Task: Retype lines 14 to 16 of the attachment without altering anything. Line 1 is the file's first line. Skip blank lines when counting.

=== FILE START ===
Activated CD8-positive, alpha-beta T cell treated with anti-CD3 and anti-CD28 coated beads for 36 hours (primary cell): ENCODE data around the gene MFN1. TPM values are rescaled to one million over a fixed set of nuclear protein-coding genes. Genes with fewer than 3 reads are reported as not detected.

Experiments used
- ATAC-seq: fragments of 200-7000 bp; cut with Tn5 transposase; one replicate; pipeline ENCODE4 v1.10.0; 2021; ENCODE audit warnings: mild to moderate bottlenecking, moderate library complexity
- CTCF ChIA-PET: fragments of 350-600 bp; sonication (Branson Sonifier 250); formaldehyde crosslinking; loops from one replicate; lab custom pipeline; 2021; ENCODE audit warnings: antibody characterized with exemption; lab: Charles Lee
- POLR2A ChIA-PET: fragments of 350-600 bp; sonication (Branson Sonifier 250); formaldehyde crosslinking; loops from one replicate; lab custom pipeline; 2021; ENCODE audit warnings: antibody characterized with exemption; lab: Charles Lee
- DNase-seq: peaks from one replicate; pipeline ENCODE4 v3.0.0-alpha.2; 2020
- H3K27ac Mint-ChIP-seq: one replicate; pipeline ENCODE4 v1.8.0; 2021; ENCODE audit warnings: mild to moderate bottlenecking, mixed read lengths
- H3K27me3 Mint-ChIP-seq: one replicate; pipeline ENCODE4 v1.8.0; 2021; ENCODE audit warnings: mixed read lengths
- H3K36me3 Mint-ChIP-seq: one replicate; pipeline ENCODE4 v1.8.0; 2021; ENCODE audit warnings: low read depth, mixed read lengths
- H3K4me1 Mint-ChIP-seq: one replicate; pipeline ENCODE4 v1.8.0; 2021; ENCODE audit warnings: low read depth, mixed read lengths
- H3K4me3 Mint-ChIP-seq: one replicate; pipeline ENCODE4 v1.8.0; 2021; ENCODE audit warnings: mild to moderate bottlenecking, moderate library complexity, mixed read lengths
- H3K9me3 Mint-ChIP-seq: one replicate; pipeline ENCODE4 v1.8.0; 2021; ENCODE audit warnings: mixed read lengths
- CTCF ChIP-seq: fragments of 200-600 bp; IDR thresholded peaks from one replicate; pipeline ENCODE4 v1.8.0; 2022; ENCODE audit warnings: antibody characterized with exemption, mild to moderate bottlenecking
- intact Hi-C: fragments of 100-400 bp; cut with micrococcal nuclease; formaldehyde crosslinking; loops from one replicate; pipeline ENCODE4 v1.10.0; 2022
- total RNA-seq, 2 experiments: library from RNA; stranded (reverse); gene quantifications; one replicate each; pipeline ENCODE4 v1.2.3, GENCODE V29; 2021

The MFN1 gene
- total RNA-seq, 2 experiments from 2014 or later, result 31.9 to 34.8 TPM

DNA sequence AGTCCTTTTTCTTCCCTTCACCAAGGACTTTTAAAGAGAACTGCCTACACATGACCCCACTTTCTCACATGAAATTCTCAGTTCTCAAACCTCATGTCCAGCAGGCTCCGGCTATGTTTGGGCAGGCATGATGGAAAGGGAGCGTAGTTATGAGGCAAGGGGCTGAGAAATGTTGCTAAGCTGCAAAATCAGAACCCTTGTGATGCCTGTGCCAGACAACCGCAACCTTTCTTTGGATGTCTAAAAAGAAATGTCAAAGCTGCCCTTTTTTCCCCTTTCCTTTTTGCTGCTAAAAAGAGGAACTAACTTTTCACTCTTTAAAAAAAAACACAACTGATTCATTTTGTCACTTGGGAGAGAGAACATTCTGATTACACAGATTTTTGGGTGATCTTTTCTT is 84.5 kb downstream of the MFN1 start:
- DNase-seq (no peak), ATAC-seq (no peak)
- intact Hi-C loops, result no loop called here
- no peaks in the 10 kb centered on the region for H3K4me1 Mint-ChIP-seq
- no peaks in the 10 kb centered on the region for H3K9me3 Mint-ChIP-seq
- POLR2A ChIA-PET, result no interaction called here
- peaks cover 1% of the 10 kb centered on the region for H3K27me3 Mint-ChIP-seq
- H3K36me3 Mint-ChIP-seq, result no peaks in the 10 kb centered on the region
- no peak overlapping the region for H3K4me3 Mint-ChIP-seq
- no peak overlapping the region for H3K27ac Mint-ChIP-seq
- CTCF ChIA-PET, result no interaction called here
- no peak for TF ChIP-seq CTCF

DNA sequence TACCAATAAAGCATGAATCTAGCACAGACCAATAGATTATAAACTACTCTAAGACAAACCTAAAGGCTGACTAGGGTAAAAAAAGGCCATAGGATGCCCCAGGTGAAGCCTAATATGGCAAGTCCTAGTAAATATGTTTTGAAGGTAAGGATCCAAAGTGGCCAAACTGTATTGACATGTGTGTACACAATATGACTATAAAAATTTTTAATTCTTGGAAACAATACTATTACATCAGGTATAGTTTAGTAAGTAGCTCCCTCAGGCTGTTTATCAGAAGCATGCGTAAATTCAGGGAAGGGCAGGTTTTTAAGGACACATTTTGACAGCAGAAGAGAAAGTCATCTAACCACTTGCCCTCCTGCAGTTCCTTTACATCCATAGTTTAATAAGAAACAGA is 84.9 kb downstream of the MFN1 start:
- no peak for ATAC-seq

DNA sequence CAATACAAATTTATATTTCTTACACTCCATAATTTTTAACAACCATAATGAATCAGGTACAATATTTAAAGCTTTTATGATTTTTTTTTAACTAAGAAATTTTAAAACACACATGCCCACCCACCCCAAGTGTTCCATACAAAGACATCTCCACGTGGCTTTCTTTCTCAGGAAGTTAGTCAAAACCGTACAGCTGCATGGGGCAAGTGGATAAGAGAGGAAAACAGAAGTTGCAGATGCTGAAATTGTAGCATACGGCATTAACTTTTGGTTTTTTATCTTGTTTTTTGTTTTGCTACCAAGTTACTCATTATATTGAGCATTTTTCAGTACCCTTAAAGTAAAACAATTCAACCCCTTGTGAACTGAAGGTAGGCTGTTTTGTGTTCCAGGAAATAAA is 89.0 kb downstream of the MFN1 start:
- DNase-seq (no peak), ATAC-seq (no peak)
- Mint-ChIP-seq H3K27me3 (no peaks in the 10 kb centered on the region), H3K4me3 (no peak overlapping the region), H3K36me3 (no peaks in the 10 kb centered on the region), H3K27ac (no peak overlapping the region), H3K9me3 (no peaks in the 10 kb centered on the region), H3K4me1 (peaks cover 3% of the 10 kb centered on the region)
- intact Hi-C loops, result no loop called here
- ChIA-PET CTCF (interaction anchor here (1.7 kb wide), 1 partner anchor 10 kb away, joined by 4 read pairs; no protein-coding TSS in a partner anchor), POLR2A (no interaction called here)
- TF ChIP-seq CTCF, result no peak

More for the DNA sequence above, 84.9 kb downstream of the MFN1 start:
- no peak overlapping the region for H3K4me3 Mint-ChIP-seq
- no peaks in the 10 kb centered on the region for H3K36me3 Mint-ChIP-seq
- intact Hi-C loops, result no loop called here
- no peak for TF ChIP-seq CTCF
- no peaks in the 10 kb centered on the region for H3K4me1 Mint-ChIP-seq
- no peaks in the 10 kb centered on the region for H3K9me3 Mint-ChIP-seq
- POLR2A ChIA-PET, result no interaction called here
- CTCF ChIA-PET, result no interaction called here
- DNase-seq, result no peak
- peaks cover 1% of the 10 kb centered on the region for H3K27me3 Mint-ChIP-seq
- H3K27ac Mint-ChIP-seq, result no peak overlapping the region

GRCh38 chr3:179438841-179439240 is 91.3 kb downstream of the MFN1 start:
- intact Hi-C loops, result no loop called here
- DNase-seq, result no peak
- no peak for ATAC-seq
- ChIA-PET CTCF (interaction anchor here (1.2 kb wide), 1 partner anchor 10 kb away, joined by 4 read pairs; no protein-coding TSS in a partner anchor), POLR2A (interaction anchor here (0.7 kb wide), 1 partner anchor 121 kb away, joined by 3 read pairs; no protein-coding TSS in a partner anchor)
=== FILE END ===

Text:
- intact Hi-C: fragments of 100-400 bp; cut with micrococcal nuclease; formaldehyde crosslinking; loops from one replicate; pipeline ENCODE4 v1.10.0; 2022
- total RNA-seq, 2 experiments: library from RNA; stranded (reverse); gene quantifications; one replicate each; pipeline ENCODE4 v1.2.3, GENCODE V29; 2021

The MFN1 gene